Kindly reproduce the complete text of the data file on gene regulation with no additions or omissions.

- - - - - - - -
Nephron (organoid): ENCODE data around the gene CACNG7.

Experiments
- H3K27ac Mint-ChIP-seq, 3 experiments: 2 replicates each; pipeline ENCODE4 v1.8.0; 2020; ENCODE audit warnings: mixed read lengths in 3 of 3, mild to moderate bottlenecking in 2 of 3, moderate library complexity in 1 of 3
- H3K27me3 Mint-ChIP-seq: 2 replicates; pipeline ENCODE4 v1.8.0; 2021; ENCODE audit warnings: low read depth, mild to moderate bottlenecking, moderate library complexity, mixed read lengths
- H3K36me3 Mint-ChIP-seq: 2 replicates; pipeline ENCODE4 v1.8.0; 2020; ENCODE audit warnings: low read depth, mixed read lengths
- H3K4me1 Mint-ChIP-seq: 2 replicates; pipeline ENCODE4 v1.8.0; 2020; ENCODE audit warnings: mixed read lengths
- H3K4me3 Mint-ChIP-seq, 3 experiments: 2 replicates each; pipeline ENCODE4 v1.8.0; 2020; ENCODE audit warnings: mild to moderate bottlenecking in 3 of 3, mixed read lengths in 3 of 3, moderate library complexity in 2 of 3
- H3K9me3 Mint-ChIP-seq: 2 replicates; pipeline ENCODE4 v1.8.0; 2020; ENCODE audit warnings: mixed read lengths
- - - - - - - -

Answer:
Nephron (organoid): ENCODE data around the gene CACNG7.

Experiments
- H3K27ac Mint-ChIP-seq, 3 experiments: 2 replicates each; pipeline ENCODE4 v1.8.0; 2020; ENCODE audit warnings: mixed read lengths in 3 of 3, mild to moderate bottlenecking in 2 of 3, moderate library complexity in 1 of 3
- H3K27me3 Mint-ChIP-seq: 2 replicates; pipeline ENCODE4 v1.8.0; 2021; ENCODE audit warnings: low read depth, mild to moderate bottlenecking, moderate library complexity, mixed read lengths
- H3K36me3 Mint-ChIP-seq: 2 replicates; pipeline ENCODE4 v1.8.0; 2020; ENCODE audit warnings: low read depth, mixed read lengths
- H3K4me1 Mint-ChIP-seq: 2 replicates; pipeline ENCODE4 v1.8.0; 2020; ENCODE audit warnings: mixed read lengths
- H3K4me3 Mint-ChIP-seq, 3 experiments: 2 replicates each; pipeline ENCODE4 v1.8.0; 2020; ENCODE audit warnings: mild to moderate bottlenecking in 3 of 3, mixed read lengths in 3 of 3, moderate library complexity in 2 of 3
- H3K9me3 Mint-ChIP-seq: 2 replicates; pipeline ENCODE4 v1.8.0; 2020; ENCODE audit warnings: mixed read lengths